Lifelong Learners, TECS Teachers Walk the Walk

Amy Weisberg, M.Ed.By Amy Weisberg, M.Ed.

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Lifelong Learners, TECS Teachers Walk the Walk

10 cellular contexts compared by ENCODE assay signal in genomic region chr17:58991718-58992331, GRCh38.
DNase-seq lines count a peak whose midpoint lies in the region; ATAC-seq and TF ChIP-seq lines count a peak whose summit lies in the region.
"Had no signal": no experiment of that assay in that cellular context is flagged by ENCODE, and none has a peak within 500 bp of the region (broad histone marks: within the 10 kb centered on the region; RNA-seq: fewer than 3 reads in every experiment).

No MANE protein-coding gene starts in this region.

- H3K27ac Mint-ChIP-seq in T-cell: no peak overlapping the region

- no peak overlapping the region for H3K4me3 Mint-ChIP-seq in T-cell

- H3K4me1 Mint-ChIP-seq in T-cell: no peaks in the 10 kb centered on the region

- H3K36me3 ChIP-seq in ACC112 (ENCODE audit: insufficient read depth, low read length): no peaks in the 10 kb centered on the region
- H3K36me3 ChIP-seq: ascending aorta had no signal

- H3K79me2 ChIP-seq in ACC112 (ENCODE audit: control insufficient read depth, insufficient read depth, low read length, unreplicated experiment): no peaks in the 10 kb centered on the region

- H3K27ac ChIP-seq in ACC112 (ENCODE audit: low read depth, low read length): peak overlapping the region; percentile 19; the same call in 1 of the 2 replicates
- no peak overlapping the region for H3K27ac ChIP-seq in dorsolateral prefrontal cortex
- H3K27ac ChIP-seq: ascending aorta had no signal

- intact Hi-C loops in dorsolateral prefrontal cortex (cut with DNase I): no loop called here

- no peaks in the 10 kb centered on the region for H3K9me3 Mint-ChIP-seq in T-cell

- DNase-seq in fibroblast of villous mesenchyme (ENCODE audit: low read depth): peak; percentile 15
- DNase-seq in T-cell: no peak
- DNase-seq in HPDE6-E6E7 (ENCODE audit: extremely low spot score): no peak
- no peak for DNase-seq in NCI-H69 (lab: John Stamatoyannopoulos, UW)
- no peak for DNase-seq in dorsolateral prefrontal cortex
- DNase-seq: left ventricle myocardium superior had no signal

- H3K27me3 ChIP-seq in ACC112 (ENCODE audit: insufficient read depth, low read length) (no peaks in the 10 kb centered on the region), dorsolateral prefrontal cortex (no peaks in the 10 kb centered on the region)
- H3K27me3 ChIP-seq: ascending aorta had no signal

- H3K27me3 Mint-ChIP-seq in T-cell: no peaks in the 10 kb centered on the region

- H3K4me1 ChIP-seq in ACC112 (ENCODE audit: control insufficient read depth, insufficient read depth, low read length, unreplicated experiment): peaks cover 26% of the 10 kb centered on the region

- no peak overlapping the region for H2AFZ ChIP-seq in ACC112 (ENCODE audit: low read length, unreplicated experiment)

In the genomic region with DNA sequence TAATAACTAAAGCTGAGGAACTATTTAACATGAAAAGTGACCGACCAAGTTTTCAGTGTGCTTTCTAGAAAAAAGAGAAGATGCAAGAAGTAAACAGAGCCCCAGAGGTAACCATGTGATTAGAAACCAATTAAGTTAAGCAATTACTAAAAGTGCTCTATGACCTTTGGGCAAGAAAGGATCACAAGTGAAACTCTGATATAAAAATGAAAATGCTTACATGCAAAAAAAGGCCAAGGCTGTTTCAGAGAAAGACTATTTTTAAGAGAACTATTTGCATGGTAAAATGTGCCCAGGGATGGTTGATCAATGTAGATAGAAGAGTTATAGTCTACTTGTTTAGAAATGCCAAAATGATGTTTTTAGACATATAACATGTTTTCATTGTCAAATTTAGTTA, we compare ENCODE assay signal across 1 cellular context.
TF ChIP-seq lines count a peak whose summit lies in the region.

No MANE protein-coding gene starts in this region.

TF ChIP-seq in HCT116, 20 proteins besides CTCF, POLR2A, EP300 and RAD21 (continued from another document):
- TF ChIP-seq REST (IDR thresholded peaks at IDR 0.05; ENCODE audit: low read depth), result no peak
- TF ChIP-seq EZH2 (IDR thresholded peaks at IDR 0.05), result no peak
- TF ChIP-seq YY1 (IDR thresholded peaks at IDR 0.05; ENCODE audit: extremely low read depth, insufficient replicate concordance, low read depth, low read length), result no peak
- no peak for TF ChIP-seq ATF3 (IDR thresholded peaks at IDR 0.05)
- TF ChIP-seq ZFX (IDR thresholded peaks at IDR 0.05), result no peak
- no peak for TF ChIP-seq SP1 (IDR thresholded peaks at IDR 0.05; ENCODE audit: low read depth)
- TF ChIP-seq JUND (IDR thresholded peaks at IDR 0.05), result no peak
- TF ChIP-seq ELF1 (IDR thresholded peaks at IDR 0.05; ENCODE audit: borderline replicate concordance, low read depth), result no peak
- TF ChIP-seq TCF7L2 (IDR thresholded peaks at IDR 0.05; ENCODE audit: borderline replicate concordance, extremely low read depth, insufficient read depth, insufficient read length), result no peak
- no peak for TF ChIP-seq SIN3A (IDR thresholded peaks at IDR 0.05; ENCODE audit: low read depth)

Topanga Elementary Charter School (TECS) teachers are lifelong learners themselves. The primary team has embarked on an intensive professional development program offered by LAUSD to enhance their approach to literacy (reading) instruction. From left: Amy Weisberg, Jeff Pook, Julie Tobisman, Principal Kevin Kassebaum, Linda Kort, Moria De la O, Raquel Galindo, and Youmna Haddad.